Survivors who witnessed Glyn Hughes’s caring and compassion named the 13,000-bed hospital at Bergen-Belsen for him. (Photo: Yad Vashem)

Notably, Hughes was the first to testify in Lüneburg, Germany at the September 1945 Belsen trial of SS Haubsturmführer Josef Kramer, commandant of Bergen-Belsen and a notorious sadist (known by inmates as the “Beast of Belsen”), along with 44 SS members and guards. The veteran physician averred: “I have been a doctor for thirty years and seen all the horrors of war, but I have never seen anything to touch it.” Perhaps owing to his wartime experiences, and unlike British officialdom, Hughes became not only philo-Semitic but Zionist in outlook.

“That the Second Army had saved a remnant of the Jewish people from annihilation was a source of pride for Hughes. He considered the recovery of survivors and the formation of a self-governing community in Bergen-Belsen a ‘glorious moment in Jewish history.’” Lerner asserts that “Hughes regarded each survivor of Bergen-Belsen as one he personally saved.” He even “had asked Rabbi Isaac Levy, the former chaplain for the British Army of the Rhine, to say a prayer for the Belsen martyrs at his funeral—a final expression of his bond with the Jewish people, an extension of the altruism inculcated in him…and sustained during his life as a medical doctor.”

All the Horrors of War is a compact, matter-of-fact account that skillfully interlaces disparate yet related threads into a seamless story, and the juxtaposition of its protagonists provides readers with a novel and holistic perspective on historical events. In honoring her indomitable mother, Lerner likewise pays homage to a righteous gentile and an ethical exemplar who has hitherto lacked the popular awareness that is his due; in so doing, the authoress helps ensure that Hughes’ sterling service and compassion remain timeless lessons to us all.

The book includes a map, 26 black-and-white photographs, endnotes, and an index. (April 2020) All the Horrors of War, by Bernice Lerner. Johns Hopkins University Press, $27 USD (280p) ISBN 978-142-143-770-5  

Brandon Marlon is an award-winning Canadian-Israeli author whose writing has appeared in 300+ publications in 32 countries. His most recent book is the Jewish historical reference Essentials of Jewish History: Jewish Leadership Across 4,000 Years. www.brandonmarlon.com

Share on facebook
Share on twitter
Share on linkedin
Share on email
Share on print

Click an icon above to share, email, or save this article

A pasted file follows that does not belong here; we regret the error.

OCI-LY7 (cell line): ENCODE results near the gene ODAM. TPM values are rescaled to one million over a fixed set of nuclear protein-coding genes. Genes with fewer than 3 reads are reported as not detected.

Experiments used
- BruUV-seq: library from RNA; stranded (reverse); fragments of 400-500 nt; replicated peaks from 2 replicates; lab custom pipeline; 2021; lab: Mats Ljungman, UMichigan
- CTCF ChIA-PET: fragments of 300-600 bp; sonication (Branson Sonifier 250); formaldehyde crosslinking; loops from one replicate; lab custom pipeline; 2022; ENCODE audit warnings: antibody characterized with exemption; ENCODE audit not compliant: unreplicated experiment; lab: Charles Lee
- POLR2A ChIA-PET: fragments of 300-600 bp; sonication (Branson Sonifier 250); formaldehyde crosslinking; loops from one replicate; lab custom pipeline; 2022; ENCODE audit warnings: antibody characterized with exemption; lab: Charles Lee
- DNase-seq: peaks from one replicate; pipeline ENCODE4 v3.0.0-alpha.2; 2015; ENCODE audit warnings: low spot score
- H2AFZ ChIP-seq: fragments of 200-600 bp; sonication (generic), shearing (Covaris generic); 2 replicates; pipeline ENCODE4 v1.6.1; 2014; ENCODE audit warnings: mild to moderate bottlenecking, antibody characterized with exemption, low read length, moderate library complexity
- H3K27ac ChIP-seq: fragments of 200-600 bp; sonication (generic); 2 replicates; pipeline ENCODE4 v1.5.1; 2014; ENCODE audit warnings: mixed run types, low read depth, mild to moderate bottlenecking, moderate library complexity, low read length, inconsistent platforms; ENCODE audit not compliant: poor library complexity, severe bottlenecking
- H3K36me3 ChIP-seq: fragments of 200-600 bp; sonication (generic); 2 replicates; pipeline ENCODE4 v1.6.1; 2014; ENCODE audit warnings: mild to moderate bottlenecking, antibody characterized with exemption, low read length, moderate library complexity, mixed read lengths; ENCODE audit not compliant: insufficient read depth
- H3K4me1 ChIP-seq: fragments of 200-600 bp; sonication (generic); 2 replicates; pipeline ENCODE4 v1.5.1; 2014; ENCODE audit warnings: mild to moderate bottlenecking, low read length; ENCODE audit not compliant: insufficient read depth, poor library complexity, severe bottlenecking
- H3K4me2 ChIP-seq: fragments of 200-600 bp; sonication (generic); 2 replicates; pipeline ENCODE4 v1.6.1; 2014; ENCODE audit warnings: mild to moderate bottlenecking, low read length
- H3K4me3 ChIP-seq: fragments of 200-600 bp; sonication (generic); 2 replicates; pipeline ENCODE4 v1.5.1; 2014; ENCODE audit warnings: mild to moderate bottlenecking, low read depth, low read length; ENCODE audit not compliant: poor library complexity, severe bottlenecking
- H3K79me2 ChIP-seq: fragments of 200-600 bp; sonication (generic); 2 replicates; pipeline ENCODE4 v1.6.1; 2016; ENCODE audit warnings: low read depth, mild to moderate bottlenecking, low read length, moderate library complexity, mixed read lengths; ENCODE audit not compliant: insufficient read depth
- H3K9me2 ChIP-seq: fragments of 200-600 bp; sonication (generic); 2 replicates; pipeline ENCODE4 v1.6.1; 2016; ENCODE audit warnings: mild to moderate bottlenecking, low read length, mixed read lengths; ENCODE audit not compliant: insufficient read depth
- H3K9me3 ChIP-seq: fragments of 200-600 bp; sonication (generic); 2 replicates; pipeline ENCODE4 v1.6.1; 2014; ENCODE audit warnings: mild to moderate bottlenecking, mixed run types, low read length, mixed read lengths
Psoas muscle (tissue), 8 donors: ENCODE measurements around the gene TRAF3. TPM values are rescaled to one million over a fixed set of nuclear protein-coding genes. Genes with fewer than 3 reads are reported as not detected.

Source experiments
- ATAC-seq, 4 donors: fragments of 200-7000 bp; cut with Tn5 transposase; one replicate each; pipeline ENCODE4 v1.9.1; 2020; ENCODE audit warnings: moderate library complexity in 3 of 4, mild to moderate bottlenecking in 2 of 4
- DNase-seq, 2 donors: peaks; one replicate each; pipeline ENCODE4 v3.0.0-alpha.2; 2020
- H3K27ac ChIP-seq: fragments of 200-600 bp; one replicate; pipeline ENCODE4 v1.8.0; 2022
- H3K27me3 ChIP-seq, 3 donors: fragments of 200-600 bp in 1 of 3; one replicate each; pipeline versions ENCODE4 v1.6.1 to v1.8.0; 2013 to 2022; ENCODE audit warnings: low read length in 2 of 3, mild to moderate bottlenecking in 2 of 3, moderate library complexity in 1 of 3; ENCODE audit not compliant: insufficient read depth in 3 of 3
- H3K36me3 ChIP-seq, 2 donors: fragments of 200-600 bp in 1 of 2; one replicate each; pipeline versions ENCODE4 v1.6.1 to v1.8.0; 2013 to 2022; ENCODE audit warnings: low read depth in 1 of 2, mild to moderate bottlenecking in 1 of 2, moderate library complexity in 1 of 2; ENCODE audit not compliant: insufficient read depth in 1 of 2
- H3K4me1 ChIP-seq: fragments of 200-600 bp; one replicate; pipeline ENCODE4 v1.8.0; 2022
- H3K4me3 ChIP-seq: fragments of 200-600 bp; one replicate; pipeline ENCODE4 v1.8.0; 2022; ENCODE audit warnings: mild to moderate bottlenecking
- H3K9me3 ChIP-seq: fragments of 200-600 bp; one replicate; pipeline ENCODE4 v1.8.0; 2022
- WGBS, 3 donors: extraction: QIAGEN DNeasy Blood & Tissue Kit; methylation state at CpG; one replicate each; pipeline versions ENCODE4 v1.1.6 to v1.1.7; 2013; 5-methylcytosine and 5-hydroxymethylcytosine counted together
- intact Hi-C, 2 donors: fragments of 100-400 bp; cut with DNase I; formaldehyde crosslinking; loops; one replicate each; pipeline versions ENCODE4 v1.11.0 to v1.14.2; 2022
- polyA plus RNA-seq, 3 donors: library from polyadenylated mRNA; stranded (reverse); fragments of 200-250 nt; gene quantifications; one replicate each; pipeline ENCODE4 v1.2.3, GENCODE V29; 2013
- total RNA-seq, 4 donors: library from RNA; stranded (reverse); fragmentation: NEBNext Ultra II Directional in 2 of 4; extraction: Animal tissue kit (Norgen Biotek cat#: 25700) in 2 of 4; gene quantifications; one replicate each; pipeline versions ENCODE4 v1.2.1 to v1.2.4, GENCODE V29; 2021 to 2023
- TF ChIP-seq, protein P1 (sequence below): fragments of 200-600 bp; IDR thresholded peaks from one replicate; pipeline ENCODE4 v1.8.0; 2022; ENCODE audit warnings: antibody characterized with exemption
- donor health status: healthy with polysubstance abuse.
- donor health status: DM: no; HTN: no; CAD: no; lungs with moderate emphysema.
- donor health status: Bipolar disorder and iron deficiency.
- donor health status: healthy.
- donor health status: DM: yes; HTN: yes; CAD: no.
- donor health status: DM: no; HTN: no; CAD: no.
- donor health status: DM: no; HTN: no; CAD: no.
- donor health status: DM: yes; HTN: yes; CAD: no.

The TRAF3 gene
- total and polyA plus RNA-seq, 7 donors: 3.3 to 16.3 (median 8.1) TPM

Share on facebook
Share on twitter
Share on linkedin
Share on email
Share on print

Click an icon above to share, email, or save this article

Read More

Thank you for choosing TheJ.Ca as your source for Canadian Jewish News.

We do news differently!

Our positioning as a Zionist News Media platform sets us apart from the rest. While other Canadian Jewish media are advocating increasingly biased progressive political and social agendas, TheJ.Ca is providing more and more readers with a welcome alternative and an ideological home.

We revealed the incursion of anti-Israel progressive elements such as IfNotNow into our communities. We have exposed the distorted hateful agenda of the “progressive” left political radicals who brought Linda Sarsour to our cities, and we were first to report on many disturbing incidents of Nazi-based hate towards Jews across Canada.

But we can’t do it alone. We need your HELP!

Our ability to thrive and grow in 2020 and beyond depends on the generosity of committed readers and supporters like you.

Monthly support is a great way to help us sustain our operations. We greatly appreciate any contributions you can make to support Jewish Journalism.

We thank you for your ongoing support.

Happy reading!

Thank you for choosing TheJ.Ca as your source for Canadian Jewish News.

We do news differently!

Our positioning as a Zionist News Media platform sets us apart from the rest. While other Canadian Jewish media are advocating increasingly biased progressive political and social agendas, TheJ.Ca is providing more and more readers with a welcome alternative and an ideological home.

We revealed the incursion of anti-Israel progressive elements such as IfNotNow into our communities. We have exposed the distorted hateful agenda of the “progressive” left political radicals who brought Linda Sarsour to our cities, and we were first to report on many disturbing incidents of Nazi-based hate towards Jews across Canada.

But we can’t do it alone. We need your HELP!

Our ability to thrive and grow in 2020 and beyond depends on the generosity of committed readers and supporters like you.

Monthly support is a great way to help us sustain our operations. We greatly appreciate any contributions you can make to support Jewish Journalism.

We thank you for your ongoing support.

Happy reading!

cOMING SOON…….

Breaking News

Recent

Features

News

Current Events

Opinions

Politics

Religion

Culture

Memoriam and Obituaries

PodcastS

Terms and Conditions

Privacy Policy

About Us

Advertise with us

contact 

Subscribe Now

Receive the latest in community & international Jewish news direct to your inbox

© 2020 THEJ.CA, All Rights Reserved

Terms and Conditions

Privacy Policy

About Us

Advertise with us

contact 

Subscribe Now

Receive the latest in community & international Jewish news direct to your inbox

© 2020 THEJ.CA, All Rights Reserved

Subscribe Now

Receive the latest in community & international Jewish news direct to your inbox

Terms and Conditions

Privacy Policy

About Us

Advertise with us

contact 

© 2020 THEJ.CA, All Rights Reserved

Previous
Next